Chlorine bleach is an inexpensive and effective disinfectant at the 1:20 or 1:32 dilution range. Unless you have an important reason, I will go over next time, I would not use it in higher concentrations. Germs can only be so dead and more bleach isn't going to make them deader. Bleach is caustic and can damage your cage or fixtures. When mixing bleach solutions add the bleach to the container first then slowly fill with water to avoid splashing. To be safe and effective don't mix chlorine bleach with anything but water. Acids and ammonia make it release toxic gas and some other things render it ineffective. Plan on using your solution with in 24 hours as it losses potency. If you prefer convenience there are pre made solutions in spray bottles. It's there in the name but bleach will fade or destroy some fabrics so don't wear anything you care about. It is also tough on your skin so gloves and eye protection are a good idea for this. This is not an option for cleaning plants that you want to live. Plan on doing your cleaning outdoors or in a ventilated area away from your chameleon. Apply and allow a minimum 10 minutes of *contact time for disinfection before rinsing well. Rinse until there is no longer any bleach odor. Allow to dry.

*Contact time is the amount of time the surface to be disinfected is actually wet with disinfectant. If the solution dries before time is up it will need to be reapplied to get adequate contact time.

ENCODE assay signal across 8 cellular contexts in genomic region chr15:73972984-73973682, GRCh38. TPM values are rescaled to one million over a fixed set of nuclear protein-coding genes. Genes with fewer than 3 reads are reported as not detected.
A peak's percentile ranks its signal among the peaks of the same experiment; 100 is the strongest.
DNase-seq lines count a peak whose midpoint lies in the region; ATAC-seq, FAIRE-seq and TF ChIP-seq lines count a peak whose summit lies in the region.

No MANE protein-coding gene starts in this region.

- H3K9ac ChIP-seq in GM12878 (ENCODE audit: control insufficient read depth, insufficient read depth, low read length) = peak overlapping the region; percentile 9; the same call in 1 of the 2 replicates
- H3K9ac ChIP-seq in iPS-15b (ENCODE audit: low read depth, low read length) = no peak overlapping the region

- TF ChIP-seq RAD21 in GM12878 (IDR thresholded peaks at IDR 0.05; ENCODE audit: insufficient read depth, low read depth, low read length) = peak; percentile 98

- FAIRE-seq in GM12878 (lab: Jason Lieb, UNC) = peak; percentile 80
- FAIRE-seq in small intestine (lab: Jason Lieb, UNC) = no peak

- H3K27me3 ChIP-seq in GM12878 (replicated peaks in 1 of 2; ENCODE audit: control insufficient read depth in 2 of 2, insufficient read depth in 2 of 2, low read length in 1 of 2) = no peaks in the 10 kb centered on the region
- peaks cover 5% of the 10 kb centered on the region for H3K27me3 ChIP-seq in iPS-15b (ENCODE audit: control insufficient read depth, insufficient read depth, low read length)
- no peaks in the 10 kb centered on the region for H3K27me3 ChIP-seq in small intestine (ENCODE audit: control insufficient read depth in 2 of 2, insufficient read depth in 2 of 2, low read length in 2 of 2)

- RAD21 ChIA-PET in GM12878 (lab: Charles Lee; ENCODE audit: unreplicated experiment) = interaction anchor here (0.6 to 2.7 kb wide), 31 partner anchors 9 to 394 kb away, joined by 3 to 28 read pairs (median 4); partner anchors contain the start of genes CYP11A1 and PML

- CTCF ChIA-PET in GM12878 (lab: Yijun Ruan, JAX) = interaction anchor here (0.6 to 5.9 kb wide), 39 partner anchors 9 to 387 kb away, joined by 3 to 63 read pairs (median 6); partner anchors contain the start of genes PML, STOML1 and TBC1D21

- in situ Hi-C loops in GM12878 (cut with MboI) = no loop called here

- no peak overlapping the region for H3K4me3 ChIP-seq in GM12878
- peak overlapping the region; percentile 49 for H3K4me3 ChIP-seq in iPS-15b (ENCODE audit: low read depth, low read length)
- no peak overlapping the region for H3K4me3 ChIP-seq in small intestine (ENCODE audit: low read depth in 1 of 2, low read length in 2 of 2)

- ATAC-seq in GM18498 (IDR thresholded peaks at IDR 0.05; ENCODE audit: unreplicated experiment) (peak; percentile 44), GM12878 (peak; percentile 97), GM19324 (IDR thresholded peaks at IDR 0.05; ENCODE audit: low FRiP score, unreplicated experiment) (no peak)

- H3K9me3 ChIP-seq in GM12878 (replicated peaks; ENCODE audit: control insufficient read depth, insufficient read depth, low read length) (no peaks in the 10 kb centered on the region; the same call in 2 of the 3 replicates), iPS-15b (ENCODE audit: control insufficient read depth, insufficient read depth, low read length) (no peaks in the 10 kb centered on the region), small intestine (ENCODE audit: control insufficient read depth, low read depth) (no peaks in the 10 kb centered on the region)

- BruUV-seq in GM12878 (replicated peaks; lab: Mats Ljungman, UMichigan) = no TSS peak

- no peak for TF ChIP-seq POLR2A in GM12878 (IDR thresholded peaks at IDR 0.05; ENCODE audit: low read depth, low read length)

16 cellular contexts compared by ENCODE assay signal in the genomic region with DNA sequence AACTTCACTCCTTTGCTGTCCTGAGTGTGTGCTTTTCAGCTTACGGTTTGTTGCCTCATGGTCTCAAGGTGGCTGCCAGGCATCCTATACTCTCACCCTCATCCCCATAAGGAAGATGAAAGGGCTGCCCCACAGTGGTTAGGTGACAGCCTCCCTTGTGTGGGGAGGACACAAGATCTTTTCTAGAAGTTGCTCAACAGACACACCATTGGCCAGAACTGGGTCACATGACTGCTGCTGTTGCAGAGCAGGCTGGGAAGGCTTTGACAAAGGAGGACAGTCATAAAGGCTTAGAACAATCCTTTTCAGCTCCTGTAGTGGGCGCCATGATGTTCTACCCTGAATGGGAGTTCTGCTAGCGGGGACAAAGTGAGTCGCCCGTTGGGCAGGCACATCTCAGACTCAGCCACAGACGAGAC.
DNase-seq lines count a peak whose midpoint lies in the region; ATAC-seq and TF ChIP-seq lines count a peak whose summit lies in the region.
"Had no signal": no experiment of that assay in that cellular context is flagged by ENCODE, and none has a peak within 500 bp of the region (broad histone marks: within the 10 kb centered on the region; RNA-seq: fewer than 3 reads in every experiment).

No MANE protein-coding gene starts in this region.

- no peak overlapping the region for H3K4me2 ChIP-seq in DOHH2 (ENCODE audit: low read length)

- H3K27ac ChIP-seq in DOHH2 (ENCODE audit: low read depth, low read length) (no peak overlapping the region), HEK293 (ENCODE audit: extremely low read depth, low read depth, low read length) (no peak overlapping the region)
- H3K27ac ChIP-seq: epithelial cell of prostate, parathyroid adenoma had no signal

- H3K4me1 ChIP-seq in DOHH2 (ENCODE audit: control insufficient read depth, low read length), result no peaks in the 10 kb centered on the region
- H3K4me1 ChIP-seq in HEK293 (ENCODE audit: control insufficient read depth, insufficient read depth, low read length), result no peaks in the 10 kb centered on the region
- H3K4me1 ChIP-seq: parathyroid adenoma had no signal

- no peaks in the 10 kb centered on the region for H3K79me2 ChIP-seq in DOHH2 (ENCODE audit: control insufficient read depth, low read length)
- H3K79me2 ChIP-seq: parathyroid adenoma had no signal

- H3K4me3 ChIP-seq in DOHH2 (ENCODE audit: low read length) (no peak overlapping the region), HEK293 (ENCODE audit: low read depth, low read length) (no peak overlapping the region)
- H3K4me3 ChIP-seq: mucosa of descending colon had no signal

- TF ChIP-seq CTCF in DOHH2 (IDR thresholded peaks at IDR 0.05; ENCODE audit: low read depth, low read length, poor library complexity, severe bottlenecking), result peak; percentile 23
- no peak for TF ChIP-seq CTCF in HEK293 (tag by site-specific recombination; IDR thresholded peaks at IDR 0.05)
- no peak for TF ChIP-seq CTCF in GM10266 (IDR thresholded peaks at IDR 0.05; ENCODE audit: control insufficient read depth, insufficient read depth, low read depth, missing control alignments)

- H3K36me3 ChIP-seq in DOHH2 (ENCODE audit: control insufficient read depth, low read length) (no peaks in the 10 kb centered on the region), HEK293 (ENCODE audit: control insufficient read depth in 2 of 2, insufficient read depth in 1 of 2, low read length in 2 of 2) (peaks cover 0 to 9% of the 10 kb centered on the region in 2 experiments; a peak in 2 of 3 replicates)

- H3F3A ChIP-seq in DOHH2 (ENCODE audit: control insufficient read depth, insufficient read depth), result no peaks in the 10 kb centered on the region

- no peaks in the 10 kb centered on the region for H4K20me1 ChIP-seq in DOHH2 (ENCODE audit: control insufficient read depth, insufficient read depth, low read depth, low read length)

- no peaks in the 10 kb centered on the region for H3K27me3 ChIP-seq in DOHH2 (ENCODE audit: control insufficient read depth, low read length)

I'm going to mention clear household ammonia not the lemon scented kind. The fumes are very strong and will irritate your eyes and mucous membranes so take precautions. Seriously take precautions like gloves and goggles or just stick with soapy water. It's not known as a disinfectant but does kill some germs. I use it to clean plants fresh from the nursery and during a deep cleaning. I have used it on pothos, schefflera, dracaena and croton successfully. I would test other plants first to be sure. Because it is the main component in fertilizer I get some fertilizing while I clean the plants. I spray the leaves and stems with it full strength but don't soak the soil with it. I give it 15 minutes of *contact time in the shade outdoors only in a well ventilated area away from open doors and windows, children and pets. It evaporates quickly so expect to reapply. Rinse the plant well and water the soil to dilute the fertilizer into the soil. Let plant dry completely before taking indoors.